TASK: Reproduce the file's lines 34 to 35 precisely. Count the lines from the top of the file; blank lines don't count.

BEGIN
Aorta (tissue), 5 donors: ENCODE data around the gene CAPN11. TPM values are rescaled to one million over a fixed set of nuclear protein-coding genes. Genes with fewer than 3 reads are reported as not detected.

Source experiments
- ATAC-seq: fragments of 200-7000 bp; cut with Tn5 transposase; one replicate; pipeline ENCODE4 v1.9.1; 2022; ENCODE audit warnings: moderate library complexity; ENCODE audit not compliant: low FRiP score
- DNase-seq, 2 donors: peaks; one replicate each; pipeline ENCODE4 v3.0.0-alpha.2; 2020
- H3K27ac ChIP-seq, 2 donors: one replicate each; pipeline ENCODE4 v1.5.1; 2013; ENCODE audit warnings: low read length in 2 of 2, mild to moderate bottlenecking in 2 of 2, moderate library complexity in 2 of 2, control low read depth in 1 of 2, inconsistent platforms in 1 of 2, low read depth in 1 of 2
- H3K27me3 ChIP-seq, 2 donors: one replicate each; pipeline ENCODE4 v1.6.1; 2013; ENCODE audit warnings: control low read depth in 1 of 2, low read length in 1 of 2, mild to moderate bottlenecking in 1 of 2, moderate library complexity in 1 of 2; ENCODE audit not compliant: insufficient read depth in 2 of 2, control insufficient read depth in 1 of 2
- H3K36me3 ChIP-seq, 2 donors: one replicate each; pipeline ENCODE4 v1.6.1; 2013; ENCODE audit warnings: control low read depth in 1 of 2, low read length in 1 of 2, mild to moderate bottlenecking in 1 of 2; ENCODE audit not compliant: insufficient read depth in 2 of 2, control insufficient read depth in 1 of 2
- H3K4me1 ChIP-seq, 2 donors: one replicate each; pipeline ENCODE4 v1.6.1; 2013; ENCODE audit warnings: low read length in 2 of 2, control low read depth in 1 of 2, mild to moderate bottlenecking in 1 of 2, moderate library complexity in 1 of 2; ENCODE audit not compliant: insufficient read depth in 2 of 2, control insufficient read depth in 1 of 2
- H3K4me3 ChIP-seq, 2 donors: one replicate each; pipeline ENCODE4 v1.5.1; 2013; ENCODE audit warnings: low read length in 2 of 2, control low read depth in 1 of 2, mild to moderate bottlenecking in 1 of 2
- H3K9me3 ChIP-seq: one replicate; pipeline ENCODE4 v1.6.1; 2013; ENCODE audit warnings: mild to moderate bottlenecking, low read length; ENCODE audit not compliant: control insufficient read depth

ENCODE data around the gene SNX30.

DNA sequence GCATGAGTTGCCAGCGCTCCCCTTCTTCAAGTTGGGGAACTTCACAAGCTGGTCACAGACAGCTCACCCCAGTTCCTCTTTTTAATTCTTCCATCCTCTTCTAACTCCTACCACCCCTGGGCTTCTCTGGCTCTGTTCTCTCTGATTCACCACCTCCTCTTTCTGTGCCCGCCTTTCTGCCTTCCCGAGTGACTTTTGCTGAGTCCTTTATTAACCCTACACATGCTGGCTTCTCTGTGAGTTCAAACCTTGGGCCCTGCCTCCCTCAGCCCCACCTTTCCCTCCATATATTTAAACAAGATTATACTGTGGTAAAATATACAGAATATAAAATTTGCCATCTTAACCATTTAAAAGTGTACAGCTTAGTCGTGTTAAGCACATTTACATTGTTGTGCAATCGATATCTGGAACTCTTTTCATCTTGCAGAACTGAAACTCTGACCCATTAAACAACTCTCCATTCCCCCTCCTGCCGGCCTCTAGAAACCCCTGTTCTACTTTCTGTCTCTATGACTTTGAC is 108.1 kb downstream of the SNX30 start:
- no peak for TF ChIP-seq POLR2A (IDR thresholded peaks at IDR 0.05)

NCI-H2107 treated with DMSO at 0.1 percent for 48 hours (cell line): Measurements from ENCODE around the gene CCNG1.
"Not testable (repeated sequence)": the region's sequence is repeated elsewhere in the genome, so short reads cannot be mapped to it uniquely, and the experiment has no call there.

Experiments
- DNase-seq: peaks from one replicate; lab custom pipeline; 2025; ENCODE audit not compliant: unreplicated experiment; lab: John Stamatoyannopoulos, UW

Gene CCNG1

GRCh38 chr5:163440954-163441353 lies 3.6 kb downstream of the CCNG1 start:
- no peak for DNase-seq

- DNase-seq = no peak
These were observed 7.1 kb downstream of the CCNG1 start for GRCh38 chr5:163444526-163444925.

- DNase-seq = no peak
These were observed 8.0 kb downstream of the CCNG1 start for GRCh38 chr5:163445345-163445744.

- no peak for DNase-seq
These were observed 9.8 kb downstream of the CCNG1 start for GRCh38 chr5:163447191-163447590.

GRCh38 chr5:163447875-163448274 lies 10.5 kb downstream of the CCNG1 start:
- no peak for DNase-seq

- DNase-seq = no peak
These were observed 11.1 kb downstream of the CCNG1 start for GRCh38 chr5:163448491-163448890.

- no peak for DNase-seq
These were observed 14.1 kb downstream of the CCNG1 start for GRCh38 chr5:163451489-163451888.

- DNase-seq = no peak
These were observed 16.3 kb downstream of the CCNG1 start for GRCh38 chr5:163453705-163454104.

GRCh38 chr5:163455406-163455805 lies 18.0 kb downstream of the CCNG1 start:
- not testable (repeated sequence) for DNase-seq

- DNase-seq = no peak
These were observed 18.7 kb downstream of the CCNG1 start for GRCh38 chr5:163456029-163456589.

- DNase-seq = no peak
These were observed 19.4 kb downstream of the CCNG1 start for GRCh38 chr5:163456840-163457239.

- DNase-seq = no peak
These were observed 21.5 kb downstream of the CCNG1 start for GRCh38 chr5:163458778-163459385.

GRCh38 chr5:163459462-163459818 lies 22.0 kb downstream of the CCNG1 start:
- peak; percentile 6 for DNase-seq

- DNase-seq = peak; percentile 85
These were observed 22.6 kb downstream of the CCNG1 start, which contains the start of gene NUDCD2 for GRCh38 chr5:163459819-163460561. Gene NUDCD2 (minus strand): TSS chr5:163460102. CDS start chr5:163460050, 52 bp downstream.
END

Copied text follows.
These were observed 16.3 kb downstream of the CCNG1 start for GRCh38 chr5:163453705-163454104.

GRCh38 chr5:163455406-163455805 lies 18.0 kb downstream of the CCNG1 start: